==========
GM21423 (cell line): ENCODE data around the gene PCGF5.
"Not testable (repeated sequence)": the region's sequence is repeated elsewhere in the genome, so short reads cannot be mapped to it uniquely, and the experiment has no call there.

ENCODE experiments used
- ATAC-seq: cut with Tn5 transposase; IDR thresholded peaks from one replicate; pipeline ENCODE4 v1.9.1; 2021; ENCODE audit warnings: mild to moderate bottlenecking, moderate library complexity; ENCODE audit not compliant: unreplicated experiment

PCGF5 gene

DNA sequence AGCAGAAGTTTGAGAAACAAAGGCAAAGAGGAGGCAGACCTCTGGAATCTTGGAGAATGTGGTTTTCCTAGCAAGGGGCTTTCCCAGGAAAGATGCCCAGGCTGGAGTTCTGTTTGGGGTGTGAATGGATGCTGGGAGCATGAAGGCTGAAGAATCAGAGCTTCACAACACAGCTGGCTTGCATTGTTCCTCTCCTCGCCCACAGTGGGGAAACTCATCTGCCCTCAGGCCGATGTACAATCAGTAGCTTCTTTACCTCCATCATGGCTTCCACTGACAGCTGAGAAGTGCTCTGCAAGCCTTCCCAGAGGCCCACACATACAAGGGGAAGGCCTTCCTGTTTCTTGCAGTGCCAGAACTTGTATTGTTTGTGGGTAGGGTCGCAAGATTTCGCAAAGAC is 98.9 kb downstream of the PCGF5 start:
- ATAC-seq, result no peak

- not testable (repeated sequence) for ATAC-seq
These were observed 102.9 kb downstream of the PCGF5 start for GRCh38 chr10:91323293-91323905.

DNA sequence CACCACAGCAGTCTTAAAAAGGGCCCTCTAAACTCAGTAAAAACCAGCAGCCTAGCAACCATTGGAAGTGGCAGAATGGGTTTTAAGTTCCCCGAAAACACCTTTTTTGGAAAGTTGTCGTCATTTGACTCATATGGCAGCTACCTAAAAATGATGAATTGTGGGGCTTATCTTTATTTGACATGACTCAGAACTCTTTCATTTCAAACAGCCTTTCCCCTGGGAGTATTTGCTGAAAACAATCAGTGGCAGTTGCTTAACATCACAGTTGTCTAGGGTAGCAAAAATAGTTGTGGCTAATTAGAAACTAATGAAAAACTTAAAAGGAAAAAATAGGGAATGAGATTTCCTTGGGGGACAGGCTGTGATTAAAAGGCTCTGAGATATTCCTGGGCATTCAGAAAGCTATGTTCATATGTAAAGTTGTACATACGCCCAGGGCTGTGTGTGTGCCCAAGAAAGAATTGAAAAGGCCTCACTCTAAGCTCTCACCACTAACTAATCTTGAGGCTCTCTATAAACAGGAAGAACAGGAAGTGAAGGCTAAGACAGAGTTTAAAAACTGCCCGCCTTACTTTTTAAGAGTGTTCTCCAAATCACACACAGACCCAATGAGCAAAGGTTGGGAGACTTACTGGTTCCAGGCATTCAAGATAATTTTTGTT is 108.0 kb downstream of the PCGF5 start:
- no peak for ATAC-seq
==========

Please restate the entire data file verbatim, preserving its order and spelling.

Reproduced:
GM21423 (cell line): ENCODE data around the gene PCGF5.
"Not testable (repeated sequence)": the region's sequence is repeated elsewhere in the genome, so short reads cannot be mapped to it uniquely, and the experiment has no call there.

ENCODE experiments used
- ATAC-seq: cut with Tn5 transposase; IDR thresholded peaks from one replicate; pipeline ENCODE4 v1.9.1; 2021; ENCODE audit warnings: mild to moderate bottlenecking, moderate library complexity; ENCODE audit not compliant: unreplicated experiment

PCGF5 gene

DNA sequence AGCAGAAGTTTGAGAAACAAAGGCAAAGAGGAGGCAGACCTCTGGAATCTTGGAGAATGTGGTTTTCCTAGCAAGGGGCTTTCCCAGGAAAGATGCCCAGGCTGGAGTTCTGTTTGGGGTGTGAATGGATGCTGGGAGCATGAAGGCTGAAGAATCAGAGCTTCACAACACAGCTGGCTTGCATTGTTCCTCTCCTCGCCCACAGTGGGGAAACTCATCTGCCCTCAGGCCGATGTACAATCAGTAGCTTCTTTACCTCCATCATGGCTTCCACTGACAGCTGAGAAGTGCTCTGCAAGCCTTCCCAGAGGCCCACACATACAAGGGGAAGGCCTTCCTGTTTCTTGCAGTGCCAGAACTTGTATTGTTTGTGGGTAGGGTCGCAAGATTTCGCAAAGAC is 98.9 kb downstream of the PCGF5 start:
- ATAC-seq, result no peak

- not testable (repeated sequence) for ATAC-seq
These were observed 102.9 kb downstream of the PCGF5 start for GRCh38 chr10:91323293-91323905.

DNA sequence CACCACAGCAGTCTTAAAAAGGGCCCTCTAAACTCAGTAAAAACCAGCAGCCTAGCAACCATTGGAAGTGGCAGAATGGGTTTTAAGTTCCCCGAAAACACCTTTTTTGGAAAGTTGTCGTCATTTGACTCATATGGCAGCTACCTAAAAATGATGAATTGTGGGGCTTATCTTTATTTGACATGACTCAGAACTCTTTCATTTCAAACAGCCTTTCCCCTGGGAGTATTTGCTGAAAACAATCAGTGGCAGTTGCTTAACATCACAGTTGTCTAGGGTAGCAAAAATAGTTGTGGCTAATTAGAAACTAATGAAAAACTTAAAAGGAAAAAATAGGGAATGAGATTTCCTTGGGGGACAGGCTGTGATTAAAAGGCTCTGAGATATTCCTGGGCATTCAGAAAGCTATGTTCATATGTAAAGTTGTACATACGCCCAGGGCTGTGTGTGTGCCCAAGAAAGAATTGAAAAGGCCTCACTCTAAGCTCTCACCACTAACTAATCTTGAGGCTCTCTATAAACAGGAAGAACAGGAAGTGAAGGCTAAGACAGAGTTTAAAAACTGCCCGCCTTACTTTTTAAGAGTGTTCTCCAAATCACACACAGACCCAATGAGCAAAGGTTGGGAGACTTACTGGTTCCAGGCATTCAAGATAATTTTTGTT is 108.0 kb downstream of the PCGF5 start:
- no peak for ATAC-seq